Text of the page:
The language is superficially that of consent, but notice the proviso. The offence is only an offence if the aim of such observation is sexual gratification. If you are observed or recorded in a private act for some other purpose (such as tabloid journalism to satisfy the curiosity of the public, Mr Beckham please note; or prosecuting you for seeking sexual gratification in an unapproved way, perhaps) then your discomfort at this doesn’t matter. If you don’t care whether you are observed or not, or why, it doesn’t matter.

    It isn’t about the experience of the victim. The “victim” is only the occasion for punishing the moral iniquity of the perpetrator in stepping outside a collectively delimited social boundary. That’s why questions of consent are treated so arbitrarily and so readily swept aside in any question of public policy, whether about sex, organ donation or tobacco. You and I may think it is a fundamentally important right of personality that you own and control your own body, but society in general has never really accepted that view.

  • Monty Python

    The problem with “presumed consent” as a basis for nullifying a crime of sex with a minor, (or person of diminished mental facualty) is, if the victim has no way of you with providing informed consent, then how do you know whether you have it or not?

    And how/who judges whether another person has the ability to consent or not?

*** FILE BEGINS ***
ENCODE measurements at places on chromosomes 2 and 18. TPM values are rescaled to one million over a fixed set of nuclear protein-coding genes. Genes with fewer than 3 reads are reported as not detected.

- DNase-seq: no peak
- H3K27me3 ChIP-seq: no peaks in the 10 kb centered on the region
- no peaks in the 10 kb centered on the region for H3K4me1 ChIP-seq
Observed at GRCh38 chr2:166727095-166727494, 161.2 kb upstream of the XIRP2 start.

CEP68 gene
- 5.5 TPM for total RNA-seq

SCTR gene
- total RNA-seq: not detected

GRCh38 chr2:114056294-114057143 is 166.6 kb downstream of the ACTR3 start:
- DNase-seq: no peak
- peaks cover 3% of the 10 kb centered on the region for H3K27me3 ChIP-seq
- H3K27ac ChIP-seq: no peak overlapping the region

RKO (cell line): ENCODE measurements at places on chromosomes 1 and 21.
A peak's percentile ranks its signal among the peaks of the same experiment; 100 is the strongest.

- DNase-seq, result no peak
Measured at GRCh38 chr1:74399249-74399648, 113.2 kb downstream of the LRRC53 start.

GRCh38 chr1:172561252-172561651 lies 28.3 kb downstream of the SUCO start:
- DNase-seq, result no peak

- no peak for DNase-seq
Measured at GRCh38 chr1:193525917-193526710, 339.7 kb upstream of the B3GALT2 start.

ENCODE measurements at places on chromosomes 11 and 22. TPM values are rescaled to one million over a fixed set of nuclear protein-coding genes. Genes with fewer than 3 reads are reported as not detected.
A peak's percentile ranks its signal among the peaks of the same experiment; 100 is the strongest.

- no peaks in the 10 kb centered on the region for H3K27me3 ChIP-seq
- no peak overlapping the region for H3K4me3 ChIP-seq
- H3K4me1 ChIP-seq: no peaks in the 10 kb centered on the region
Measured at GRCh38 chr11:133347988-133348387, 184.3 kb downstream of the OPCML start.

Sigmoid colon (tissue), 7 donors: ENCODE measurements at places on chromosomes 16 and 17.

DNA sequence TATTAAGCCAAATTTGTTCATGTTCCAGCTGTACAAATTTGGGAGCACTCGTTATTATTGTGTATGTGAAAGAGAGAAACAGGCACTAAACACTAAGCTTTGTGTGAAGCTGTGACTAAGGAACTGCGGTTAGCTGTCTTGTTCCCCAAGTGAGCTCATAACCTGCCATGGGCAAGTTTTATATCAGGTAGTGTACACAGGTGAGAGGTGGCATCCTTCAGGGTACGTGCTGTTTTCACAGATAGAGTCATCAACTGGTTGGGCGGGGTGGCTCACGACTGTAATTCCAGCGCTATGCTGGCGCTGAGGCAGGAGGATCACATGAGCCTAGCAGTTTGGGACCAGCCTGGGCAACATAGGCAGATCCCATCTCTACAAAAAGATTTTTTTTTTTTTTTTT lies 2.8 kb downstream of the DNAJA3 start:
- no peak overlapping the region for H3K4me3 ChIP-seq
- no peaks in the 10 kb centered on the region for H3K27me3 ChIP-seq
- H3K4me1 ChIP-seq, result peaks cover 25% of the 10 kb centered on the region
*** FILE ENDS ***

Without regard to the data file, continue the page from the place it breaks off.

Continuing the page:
Statutory age limits may seem arbitrary to you, for a good reason. They are. But so are traffic lights. The choice is to either convene some board who decides who is, and who is not capable of giving informed consent, or marking an arbitrary age limit. The arbitariness of the law in this case is a feature, not a bug, the best way of figuring out who is and is not able to give consent. At least better than the alternative.

  • Cydonia

    I don’t know what the position is in the U.S. but “statutory rape” was not a crime known to English law. Here the law used to be that if you had consensual sex with a minor, the offence was having sex with a minor, not rape. This had the virtue of preserving a real distinction between very different offences (of course you could have a rape of a minor, but “actual” consent would be a defence).

    However, it may all have changed with the new (and very unliberal) Sexual Offences Act. I don’t know.

  • Cydonia

    UK law is now the same as U.S. law – viz sex with a minor under 13 is now called “rape”. Oddly though, if the minor is under 16, it is not called “rape”, although it is still an offence.

  • Sigivald

    Julian: A law allowing the next-of-kin to sell the organs would suit me just fine, indeed. Currently, however, the only “rights” they have are to let the organs rot or give them away.

    That is, of course, the other difference (in the current state of affairs) between a deceased person’s organs and his material estate in general; the former must be decided on instantly, wheras a house or car can sit in probate for years with little or no loss of value.

    I still don’t want to argue for compulsory donation, but arguments against it should take into account those material differences. (All of which would be pretty well settled by making sale of the organs legal… and, of course, a full autopsy, paid for from the proceeds, to help ensure a lack of “convenient accidents” leading to the lucrative sale of a full set of healthy organs at great profit to the next-of-kin.)

  • M.

    Are you still there?